Saturday, June 9, 2012

Great Pyrenees Mixed Dogs: What to Expect

I have often ran into owners of dogs they claimed were "part Great Pyrenees".  Upon vocalizing my affection for the breed, they immediately perk up and ask, "So, what do you think my dog will grow up to be like?"  To this question my answer is often the same: "It depends."

When owners adopt "mutts" they begin a quest to understand the influences in the gene pool and what that may mean for the dog's temperament.  Usually the Great Pyrenees mixed dogs I meet are mixed, in theory, with a breed people tend to know a lot more about.  Uncovering the Pyrenees mystery becomes a pursuit for that new owner.  On the whole, the breeds I have seen Great Pyrenees most commonly mixed with (either on purpose or by accident) are Labradors, Golden Retrievers, Border Collies, and the occasional Saint Bernard, Bernese Mountain Dog, or Anatolian Shepherd.  This finding may be unique to my area, I cannot be sure.  And, honestly, we have only theories.  I must add that often owners *think* their Pyr is a mix due to coat color, and they are merely undereducated about the potential for darker colors to naturally appear within the coat of this breed, in moderation.

Ultimately, we never know what breed traits will influence our mutt pups more than others.  I feel like I have been able to identify certain traits as "that probably comes from the Pyr side", but it's not been with any consistency.  For example, some "Lab" mixes have displayed the enthusiasm, trainability, and energy of a lab, while demonstrating the leaning, night barking, and double dew claws of a Great Pyrenees.  I have met herding dog mixes where the dogs have behaved wholly like Great Pyrenees, they merely resemble their mix and have a bit more energy than a typical Pyr.

As with all dogs, some are just anomalies within their own breed:  Labs who are low energy, Pyrs who never bark.  Who's to say what the parents of your dog were truly like?  And of course the eternal truth: we mold our beloved canines.  A lot of unwanted behaviors may be due to our lack of attention and training, and we cannot so easily blame a "breed" on the quest to deflect blame.

I can only say, with a great amount of certainty, there is 1 trait that I have experienced with nearly all Great Pyrenees mixes:  they are gentle, loving, and affectionate.  Many dogs are.  Of course, I assume having a "Pyr in the wood pile" can only help the cause for gentle temperament.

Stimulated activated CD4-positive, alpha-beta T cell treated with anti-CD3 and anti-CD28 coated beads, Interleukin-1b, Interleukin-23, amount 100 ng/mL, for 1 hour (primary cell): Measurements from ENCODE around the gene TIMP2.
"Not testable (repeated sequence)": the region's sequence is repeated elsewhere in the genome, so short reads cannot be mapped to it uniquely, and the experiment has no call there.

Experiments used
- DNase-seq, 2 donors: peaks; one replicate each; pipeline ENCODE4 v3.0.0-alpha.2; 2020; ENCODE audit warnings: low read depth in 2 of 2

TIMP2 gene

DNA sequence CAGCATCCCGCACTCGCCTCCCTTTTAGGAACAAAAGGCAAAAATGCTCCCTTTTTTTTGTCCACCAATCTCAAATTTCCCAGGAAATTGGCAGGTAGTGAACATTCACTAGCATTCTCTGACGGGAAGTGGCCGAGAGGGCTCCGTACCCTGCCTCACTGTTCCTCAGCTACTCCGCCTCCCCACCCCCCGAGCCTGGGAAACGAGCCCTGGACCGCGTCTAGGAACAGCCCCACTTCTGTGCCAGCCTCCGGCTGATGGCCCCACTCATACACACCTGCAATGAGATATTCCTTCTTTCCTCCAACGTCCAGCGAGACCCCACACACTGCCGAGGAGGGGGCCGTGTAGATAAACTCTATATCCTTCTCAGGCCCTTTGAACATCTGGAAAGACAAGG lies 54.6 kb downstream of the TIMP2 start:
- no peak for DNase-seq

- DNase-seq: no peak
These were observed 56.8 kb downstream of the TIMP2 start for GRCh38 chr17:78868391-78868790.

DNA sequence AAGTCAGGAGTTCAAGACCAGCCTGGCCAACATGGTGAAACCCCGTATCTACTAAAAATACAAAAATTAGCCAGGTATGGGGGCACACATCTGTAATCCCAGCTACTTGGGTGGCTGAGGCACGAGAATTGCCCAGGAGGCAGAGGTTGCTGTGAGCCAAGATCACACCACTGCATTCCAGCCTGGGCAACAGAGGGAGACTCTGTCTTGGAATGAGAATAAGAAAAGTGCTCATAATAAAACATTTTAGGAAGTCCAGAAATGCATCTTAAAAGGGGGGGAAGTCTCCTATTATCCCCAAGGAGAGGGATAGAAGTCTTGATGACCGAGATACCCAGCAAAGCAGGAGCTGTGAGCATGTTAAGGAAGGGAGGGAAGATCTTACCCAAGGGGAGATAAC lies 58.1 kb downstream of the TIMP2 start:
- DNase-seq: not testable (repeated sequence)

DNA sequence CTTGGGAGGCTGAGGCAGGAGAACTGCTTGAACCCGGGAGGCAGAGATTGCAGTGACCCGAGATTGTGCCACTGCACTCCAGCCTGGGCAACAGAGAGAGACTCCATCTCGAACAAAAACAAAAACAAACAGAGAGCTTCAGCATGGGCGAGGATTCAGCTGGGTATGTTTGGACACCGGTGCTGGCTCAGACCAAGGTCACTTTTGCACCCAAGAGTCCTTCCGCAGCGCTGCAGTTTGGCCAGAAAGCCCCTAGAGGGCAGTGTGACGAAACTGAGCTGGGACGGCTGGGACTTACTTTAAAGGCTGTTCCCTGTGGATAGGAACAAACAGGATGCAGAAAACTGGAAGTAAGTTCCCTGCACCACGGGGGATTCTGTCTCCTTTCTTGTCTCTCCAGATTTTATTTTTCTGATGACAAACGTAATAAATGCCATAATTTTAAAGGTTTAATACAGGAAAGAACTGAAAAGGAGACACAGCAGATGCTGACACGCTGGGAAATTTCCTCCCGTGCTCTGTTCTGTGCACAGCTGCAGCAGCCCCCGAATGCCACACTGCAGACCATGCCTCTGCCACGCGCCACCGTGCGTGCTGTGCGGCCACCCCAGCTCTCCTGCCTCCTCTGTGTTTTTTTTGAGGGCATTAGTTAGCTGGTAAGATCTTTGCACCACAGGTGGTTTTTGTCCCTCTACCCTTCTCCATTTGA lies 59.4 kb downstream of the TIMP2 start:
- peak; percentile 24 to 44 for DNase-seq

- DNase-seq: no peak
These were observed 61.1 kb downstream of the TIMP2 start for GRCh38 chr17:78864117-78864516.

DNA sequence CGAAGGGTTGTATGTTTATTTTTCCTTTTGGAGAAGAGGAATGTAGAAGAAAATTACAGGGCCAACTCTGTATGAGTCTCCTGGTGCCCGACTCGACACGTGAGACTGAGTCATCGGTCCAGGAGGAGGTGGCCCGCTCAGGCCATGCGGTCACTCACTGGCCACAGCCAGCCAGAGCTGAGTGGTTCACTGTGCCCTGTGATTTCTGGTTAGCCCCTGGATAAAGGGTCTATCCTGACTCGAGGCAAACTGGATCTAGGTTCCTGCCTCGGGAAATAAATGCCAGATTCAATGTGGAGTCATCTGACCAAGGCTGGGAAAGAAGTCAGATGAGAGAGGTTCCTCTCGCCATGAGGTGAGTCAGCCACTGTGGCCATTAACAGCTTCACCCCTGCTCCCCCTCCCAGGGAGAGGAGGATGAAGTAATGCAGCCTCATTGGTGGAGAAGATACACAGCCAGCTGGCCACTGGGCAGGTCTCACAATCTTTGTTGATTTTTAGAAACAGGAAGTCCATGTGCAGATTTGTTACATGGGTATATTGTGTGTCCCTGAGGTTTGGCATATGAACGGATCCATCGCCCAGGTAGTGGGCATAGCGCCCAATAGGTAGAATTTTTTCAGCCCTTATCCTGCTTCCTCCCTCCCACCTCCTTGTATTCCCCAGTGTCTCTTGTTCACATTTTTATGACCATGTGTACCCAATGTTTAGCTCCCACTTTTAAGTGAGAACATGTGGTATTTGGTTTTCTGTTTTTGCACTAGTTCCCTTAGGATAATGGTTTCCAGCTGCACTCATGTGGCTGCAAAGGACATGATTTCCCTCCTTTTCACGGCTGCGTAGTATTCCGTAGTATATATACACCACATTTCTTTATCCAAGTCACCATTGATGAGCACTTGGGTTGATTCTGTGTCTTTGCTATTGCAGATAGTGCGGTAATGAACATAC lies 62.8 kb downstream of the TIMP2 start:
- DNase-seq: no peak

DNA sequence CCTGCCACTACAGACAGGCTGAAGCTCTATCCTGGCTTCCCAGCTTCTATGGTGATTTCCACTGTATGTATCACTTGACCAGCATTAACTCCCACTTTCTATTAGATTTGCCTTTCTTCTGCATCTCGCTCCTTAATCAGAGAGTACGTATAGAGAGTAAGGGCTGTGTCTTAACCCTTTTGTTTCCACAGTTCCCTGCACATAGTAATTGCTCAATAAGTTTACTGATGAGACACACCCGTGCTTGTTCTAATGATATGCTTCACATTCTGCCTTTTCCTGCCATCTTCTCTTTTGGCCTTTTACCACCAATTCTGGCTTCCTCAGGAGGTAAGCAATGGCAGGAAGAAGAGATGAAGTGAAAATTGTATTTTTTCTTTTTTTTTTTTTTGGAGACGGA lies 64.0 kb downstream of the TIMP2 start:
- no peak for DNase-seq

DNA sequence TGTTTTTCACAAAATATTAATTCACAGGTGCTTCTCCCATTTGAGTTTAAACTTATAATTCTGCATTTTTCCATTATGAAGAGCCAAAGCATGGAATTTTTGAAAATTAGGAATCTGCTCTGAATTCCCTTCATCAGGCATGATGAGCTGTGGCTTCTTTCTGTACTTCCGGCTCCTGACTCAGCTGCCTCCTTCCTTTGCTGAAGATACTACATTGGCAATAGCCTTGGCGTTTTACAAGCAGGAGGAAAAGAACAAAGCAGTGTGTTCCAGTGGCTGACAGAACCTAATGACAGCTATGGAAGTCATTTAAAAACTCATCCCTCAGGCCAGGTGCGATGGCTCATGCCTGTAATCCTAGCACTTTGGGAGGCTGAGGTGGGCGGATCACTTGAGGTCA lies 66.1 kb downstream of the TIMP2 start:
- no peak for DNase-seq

Bottom line, "You never know".  You have to watch your dog grow and change, and realize that certain traits may counteract that of the other assumed breed influence.  Your Pyr mix may offer a lower energy level and a gentleness with children and other animals.  The only advice I give to Pyrenees mixed breed owners is this:  beware the naughty traits, as they may rear their heads.  Upon meeting a Labrador/Great Pyrenees puppy owner, I suggested she watch her pup closely.  While Labs are renowned for being responsive to commands such as "come", I cautioned her to look for a Pyrenees influence which may bring more stubbornness.

When adopting any mixed breed dog, do your breed research on both.  Be prepared to have to address the positive and negative influences both genes may bring.  There is no magic answer for what to expect when a Great Pyrenees is in your dog's gene pool.  Hopefully you will get "the best of both worlds".


  1. I have a Pyr mix (mixed with Collie and/or husky, we think -because of her appearance...) dog ever!!!...gentle and affectionate, super with kids, smartest dog I've ever known, and super intuitive...after acquiring her as a "shep. mix" when she was 6 months old (she "picked us"!!), the vet set us straight about her breed...(her double dewclaws, elegant posture and distinctly-Pyr coat gave it away!), I did some research, and have determined that she definitely has super Pyr qualities...knows when to chill, and when to be on her guard, etc...she is very impressive to watch, and makes us feel very secure...she can be somewhat stubborn at times, but she is a well-mannered girl...Could not ask for a better dog; wish everyone was lucky enough to experience a dog like her...anyone (including those with children, cats, etc.)...who wants a super smart, loving, gentle (and protective when necessary) dog, consider a Pyr!!!